Democrats grapple with the possibility of a 2024 Cheney candidacy

The strong signal from Rep. Liz Cheney (R-Wyo.) that she could run for president has Democrats talking about what a pro-democracy, anti-Trump conservative candidate could do for the political future of the President Biden.

Cheney, who lost the same House bid she easily won last time out, gave an impassioned concession speech about the dangers of re-electing the former Republican president in 2024. The next morning, she previewed her own possible prospects in a TV interview which added to speculation that she herself may seek a White House term.

“It’s something I’m thinking about and will make a decision in the coming months,” she told the Today To display.

For Cheney, former President Trump and his strain of MAGA culture, as well as his disregard for the nation’s basic principles, is something she will do “whatever it takes” to stop, she said. declared to the network. For Democrats, however, his insistence offers something else: a big unknown in what should already be an unpredictable election cycle.

“I greatly admire what Liz has done. She sacrificed her career in Congress to stand up to Trump,” Rep. Brendan Boyle (D-Pa.) told The Hill on Thursday. “As for 2024, I don’t know. not if she ran as an independent that it would hurt Trump. There is a danger that she could inadvertently help Trump more than hurt him.

At the White House, Biden reportedly called to congratulate Republican No. 3 in the lower house after her double-digit loss, an act of bipartisanship that is second nature to the president but has become rare in an increasingly polarized.

While many in the Democratic Party admire his service — the idea of ​​“country before party” has been central to Biden’s political life and what inspired much of his successful presidential bid — there is no is no clear consensus on how a Cheney candidacy might fall apart.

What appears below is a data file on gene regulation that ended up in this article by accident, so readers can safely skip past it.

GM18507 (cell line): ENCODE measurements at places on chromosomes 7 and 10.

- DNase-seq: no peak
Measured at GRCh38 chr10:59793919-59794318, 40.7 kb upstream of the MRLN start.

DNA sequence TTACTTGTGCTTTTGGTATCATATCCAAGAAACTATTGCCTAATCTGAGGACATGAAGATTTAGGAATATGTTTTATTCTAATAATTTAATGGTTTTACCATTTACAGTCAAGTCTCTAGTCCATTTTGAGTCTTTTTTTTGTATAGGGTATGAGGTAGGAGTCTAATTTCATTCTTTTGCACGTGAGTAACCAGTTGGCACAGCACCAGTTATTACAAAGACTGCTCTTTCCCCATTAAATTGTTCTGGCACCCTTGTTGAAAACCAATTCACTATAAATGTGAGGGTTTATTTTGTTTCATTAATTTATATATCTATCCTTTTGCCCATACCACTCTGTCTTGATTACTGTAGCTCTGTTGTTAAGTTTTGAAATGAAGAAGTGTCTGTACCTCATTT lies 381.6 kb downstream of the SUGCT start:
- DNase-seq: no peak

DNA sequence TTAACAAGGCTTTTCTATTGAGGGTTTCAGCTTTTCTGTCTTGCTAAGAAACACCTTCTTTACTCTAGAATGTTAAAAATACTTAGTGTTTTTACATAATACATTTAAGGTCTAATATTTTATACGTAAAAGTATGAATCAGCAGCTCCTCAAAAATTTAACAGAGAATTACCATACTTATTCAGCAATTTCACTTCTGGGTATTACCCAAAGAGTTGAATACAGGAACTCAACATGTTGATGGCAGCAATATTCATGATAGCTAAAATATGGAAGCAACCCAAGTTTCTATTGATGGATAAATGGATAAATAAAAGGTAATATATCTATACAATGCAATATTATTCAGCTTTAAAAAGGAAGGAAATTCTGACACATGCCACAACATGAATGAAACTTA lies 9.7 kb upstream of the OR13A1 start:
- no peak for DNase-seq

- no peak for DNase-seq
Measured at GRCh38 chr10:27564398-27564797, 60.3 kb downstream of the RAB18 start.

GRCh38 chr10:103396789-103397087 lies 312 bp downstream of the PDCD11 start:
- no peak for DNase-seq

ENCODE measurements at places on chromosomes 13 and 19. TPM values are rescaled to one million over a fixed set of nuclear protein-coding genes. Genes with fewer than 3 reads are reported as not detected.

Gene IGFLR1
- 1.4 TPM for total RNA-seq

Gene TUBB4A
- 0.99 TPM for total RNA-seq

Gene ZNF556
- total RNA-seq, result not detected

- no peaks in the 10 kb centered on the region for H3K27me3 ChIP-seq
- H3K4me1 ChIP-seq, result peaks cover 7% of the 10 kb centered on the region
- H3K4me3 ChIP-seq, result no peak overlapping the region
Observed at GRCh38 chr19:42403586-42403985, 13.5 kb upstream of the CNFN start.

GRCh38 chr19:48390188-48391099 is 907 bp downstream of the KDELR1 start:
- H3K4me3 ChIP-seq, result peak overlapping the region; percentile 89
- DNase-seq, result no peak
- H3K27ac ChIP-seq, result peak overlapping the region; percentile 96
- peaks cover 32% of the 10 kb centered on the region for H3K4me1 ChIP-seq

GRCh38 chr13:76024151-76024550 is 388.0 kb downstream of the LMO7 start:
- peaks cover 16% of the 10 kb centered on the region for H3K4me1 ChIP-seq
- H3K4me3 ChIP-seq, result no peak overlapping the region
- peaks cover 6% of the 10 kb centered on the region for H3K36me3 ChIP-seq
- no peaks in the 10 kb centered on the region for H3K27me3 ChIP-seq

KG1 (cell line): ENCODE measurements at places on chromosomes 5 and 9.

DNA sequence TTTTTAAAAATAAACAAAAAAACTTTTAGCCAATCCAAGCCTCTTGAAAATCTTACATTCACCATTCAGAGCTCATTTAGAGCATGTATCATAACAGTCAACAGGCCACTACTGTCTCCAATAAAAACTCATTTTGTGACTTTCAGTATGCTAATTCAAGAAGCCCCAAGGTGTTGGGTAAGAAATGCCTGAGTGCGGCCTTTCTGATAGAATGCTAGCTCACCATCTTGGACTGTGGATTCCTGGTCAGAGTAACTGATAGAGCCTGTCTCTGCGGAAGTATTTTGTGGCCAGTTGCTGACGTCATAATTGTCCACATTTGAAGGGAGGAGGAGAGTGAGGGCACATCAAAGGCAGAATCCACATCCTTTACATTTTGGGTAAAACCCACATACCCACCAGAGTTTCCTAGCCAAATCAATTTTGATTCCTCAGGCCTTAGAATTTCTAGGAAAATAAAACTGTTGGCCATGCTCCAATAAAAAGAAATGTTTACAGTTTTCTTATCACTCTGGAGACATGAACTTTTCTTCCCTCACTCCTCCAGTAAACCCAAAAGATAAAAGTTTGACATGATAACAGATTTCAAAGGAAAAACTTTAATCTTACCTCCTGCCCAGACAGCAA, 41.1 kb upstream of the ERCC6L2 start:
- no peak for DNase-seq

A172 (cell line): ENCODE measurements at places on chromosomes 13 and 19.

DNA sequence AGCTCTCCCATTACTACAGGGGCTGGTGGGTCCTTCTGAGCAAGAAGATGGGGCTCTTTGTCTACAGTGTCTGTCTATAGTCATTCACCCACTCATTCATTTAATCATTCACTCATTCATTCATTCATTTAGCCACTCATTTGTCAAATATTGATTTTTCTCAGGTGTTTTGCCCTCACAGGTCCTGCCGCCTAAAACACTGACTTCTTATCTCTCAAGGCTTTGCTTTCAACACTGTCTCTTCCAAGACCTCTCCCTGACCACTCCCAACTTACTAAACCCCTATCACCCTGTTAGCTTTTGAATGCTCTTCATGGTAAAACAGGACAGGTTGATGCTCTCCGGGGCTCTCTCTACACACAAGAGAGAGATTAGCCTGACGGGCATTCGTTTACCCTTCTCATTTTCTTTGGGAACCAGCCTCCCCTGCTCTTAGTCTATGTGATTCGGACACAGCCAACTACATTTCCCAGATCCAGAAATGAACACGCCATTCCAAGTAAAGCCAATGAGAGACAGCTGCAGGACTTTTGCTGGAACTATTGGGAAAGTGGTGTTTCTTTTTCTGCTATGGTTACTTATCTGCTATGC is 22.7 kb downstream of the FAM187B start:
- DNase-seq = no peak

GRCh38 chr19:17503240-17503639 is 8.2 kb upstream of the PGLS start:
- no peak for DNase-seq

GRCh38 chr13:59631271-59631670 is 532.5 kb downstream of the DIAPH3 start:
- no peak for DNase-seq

Some Democrats see the conservative congresswoman splitting the Republican vote, breaking up the coalition around Trump and weakening it. In this scenario, these voices are hoping that Cheney would hypothetically make Biden a stronger candidate in the general election, and his presence in the race would help make Trump a one-term president.

Others, however, like Boyle, have questions. They believe she could reduce votes for Biden, who in 2020 enjoyed some support from voters who disliked Trump and voted Democrat by default.

With another GOP or an independent option, this choice can be complicated.

“If she really wants to run and try to win – either a Republican primary or a general as an independent – ​​the people who tell her to do so are delusional and/or handcuffed to a green chamber installed on an Acela train” , Eddie said. Vale, a Democratic strategist. “The inevitable end result is that she draws anti-Trump votes from Biden.”

Democrats saw Biden’s prospects in 2024 as difficult for much of his first term. For months, his standing within his own party had sunk so low that many were calling the midterm elections a lost cause and blaming the president whom they saw as unable to deliver on his campaign promises and broader legislative agenda. .